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B&Z original, September 2001 argument was that even in the only theoretically conceivable event that no weaker load path than fully braced, perfectly vertical, undamaged columns were available, crushing them would eat up less energy than is available from gravity alone.

it turns out that they had their numbers somewhat wrong, and that substituting for better numbers would move their conclusions more into "undecided" territory.

But as

@econ41 never tires of pointing out, any model that builds on "column crush" is a wrong model to describe the reality of the WTC collapses.

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Now as for the supposed "smoothness" of the acceleration curve and the lack of a "jolt", I think most counter-arguments have probably been mentioned in this thread already (I didn't read all of it), but here is my summary:

1. Their data is smoothed simply by choosing to sample at a low rate, i.e. only 6th frame (1 data point per 0.2 s in Chandler's video) and computing averages over those. Any jolt that might be there is thus mathematically certain to get smoothed out, possibly beyond recognition. If you look at the raw data, of course it is full of jolts. These Truthers say that raw data is too noisy, due to measurement error, and that is certainly true. BUT that means that, absent a robust error analysis, and possibly even

*with* a robust error analysis, it may not be possible to decide either way if there is a jolt or not.

2. They measure points on or near the roofline (antenna?). There is a lot elastic and complex structure between those points and the "crush" interface where jolts would actually occur, and so any real jolts will get significantly attenuated, if not entirely smoothed out, by the action of said intervening structure.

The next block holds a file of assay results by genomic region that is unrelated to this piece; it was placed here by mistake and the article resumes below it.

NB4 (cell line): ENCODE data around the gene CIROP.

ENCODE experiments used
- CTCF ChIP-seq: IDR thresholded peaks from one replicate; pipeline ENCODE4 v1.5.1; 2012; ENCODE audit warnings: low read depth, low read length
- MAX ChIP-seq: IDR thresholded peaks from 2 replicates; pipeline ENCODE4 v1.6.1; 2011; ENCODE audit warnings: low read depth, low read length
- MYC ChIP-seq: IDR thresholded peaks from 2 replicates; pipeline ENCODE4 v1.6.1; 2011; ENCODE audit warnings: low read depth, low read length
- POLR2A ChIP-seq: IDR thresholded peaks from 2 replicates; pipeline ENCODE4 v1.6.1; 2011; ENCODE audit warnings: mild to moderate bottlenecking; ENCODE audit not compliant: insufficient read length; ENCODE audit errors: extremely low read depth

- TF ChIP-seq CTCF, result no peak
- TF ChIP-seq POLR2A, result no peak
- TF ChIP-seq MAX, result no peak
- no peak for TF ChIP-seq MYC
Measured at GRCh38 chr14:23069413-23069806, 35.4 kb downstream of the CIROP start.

3. The tops of both twin towers tilted significantly before they descended as a unit. This alone ensures that there would not be a single jolt affecting the entire top structure - the only case where measuring the downward motion of a single point on the periphery would have any chance of being representative for the whole. Instead, each column would feel some resistance (if only that from truss seats as they are being sheared off) at its own point in time - there'd be many local "jolts" somewhere during every measurable time interval (video frame length).

3b. Showing the jolt at one Verinage demolition misses two important differences: a) That demolition is DESIGNED to have the top go down horizontally, evenly, without tilt, in order to maximize the force at which the structure below gets hit when it gets hit. It is DESIGNED for columns to hit columns (because they actually want to crush them; b) this was a concrete structure with concrete columns and concrete beams - which is probably why the demolition was planned that way: They wanted to maximize the amount of concrete that gets crushed by gravity.